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MG TD TF 1500 - Tap and Die sets
|What are the recommendations when it comes to accumalating taps and dies for are cars certainly for the important and most needed sizes . With new sets basically being all metric and even then manufactured in China with the resulting in my opinion poor quality.|
There is a company here called Baer who manufacture excellent quality taps, dies and other machinery tools and not Far East rubbish. They are not cheap but they have almost everything you need. Here is a link to their BSF tap sets for example:
I have bought quite a lot of bits from them over the years and can only recommend them.
I have also had good service from Tracy tools in the UK but who knows where it comes from.
Tools that I use very often I buy from Baer or another good company called Völkner. I have some Chinese tools that are good and some that are rubbish. It all depends on the usage. Sherwood in UK also have good products.
|When I worked in the aviation industry we used Dormer drills, taps & dies, I still do so to this day.|
Forget cheap sets, buy individual good quality tools.
|Chris at Octarine Services|
|For the engine I find that M6x1, 8x1 and 10x1.5 cover just about everything, and for the rest of the car I use 1/4, 5/16 and 3/8BSF. Not all taps and dies are equal; I buy a good brand from a commercial supply house or mg specialist, and am usually happy.
There are different types of taps, though: the most common are taper taps, bottoming taps and clean-out taps, each with a different purpose. Don't use a taper or bottoming tap to remove junk from threaded holes, for instance; a clean-out tap will cause less wear to the threads. I sand-blast and dull a used tap to make a clean-out tap when I can't find the correct size clean-out tap.
|Helpful advice yet again particularly from Tom. I didn't realize the importance of the different types of taps or even of their existance.|
|To clean up existing threads I use a new bolt of the correct size with two grooves cut opposite sides with a angle grinder fitted with a cutting disc.|
Cheaper than a thread restorer and it will do no damage to the threads.
|Chris at Octarine Services|
|As Tom says taps and dies come in many configurations and classes. I like to use machine taps rather than hand taps as they are designed to not have to do a half a turn then turn the tap backward to break the chip. And as I do several blind holes so I use spiral flute taps which causes the chip to flow up the tap and out of the hole rather than being forced forward in the hole and packing down at the bottom of the hole. Also taps and dies have classes 1, 2, and 3 the higher the number the tighter the fit between the male and female threads.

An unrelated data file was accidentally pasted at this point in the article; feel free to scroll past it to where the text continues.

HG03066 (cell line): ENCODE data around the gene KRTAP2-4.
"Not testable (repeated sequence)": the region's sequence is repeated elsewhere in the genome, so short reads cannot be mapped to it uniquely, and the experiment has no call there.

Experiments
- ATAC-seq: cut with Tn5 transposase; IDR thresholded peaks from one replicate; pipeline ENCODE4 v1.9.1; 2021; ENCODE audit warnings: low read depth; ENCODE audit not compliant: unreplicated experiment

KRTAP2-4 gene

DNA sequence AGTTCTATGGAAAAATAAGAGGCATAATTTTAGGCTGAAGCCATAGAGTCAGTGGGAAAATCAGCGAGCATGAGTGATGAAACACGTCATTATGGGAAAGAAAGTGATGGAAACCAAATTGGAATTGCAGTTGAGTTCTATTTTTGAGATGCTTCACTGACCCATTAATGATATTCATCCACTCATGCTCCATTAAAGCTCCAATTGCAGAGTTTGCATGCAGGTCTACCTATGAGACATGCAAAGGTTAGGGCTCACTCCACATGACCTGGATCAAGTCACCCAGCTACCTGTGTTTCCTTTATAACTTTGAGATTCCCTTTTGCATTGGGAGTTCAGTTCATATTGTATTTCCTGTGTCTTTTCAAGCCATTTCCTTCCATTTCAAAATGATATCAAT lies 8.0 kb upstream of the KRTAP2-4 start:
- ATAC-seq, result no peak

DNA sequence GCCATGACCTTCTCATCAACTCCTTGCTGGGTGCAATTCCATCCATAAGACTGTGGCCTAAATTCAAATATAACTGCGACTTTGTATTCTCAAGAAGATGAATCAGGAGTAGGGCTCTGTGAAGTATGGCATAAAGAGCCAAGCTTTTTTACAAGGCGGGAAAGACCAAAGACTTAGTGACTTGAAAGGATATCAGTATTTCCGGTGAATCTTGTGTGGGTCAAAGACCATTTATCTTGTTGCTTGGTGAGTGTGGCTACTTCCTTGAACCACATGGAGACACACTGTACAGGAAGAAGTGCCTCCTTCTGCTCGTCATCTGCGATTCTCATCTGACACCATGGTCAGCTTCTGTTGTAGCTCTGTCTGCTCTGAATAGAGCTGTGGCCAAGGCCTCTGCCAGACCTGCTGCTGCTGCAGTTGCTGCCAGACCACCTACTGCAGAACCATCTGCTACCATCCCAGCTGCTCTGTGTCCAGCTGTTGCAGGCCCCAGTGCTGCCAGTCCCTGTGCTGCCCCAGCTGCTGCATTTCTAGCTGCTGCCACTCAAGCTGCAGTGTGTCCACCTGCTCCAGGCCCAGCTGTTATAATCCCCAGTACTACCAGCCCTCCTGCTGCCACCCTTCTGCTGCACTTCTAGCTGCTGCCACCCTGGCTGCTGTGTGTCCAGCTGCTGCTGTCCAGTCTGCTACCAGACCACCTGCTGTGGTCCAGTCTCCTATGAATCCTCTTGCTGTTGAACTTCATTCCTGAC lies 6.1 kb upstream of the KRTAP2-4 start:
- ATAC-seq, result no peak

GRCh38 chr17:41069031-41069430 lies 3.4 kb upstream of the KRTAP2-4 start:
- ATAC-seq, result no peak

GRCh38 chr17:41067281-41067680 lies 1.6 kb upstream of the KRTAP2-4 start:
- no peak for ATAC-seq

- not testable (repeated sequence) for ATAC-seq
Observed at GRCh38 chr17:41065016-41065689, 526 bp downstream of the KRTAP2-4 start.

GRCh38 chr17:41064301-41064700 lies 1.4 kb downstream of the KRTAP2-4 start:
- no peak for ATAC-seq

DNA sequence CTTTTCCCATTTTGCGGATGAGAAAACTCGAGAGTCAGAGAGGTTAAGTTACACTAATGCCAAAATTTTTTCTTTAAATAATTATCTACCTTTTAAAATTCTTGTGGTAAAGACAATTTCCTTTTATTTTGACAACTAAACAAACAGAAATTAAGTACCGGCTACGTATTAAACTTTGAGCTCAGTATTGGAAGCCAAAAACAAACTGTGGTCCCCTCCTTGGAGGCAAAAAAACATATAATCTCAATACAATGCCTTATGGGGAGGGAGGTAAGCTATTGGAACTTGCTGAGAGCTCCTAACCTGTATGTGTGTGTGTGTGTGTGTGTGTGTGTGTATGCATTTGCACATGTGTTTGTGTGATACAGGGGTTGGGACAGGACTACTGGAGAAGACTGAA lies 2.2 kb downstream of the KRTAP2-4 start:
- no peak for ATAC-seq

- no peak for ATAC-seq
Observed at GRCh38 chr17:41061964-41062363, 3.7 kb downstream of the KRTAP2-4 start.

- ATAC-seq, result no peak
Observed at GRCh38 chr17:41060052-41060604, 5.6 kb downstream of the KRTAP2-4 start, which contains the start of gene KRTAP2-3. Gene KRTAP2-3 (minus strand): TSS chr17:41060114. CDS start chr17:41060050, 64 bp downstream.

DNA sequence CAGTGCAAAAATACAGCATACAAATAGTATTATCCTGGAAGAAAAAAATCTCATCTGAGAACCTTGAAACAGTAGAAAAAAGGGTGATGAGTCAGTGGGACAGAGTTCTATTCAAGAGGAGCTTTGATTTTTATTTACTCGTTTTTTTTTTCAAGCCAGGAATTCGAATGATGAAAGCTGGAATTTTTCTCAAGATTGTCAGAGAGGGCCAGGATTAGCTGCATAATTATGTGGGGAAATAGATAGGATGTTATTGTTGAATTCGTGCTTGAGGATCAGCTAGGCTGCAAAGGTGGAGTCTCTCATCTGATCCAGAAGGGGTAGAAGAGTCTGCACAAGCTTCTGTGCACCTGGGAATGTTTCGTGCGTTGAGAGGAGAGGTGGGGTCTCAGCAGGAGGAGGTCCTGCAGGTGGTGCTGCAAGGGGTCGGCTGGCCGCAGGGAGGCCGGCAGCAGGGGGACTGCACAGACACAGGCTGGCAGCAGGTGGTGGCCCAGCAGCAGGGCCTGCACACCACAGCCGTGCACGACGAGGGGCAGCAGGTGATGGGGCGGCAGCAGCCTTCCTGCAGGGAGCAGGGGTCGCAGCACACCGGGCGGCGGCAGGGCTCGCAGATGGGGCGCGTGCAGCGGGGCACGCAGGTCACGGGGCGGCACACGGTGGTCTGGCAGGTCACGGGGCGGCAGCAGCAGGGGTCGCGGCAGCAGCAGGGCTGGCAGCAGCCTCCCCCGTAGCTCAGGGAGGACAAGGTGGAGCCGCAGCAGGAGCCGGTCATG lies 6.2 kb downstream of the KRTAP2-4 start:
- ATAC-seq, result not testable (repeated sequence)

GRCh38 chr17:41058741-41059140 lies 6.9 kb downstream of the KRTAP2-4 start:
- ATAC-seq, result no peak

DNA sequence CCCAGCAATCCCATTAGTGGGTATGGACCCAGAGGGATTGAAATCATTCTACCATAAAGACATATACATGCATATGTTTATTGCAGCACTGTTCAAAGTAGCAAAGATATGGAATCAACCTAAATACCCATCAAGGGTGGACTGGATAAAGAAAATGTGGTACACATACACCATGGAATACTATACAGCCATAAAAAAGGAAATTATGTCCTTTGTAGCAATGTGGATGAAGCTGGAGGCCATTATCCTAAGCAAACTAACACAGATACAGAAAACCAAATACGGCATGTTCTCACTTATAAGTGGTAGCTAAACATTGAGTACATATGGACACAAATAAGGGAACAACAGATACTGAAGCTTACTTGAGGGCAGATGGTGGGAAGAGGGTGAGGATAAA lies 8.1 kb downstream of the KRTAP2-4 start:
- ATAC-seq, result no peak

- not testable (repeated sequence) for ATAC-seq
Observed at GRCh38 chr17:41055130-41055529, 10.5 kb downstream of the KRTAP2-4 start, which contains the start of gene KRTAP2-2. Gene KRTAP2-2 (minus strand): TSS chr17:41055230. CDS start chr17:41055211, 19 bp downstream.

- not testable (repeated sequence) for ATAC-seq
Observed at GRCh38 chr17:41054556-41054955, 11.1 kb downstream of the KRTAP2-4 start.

|Tom's list of tap and dies sizes is spot on but it is useful to have corresponding tapping size and clearance drills in the same box. Trying to tap an undersized hole is risking a broken tap and getting one of those out needs a spark erosion set up. One of my pet hates is an advertisement for a " comprehensive screw cutting kit " or " full range of spanners ". You can rebuild a T Series with three or four spanners and similarly for taps and dies. I have spanners inherited from my father, who was a life long engineer and would have been 103 in a few days time, and many are virtually unused.
|For cleaning nuts and tapped holes, I use a home made thread chaser. In my untrained hands, it's too easy to cut a second set of threads when using a tap.|
I cut a gash across the threads of a 2" bolt with a cutoff wheel or with a Dremel diamond wheel. I use it to clean and straighten threads.
Made for all popular metric and BSF used on my TF.
|I get my taps and dies from "British Tools and Fasteners". I have no need for a whole set of British taps & dies, I just buy the most popular sizes, so far so good. PJ|
This thread was discussed between 28/12/2019 and 30/12/2019
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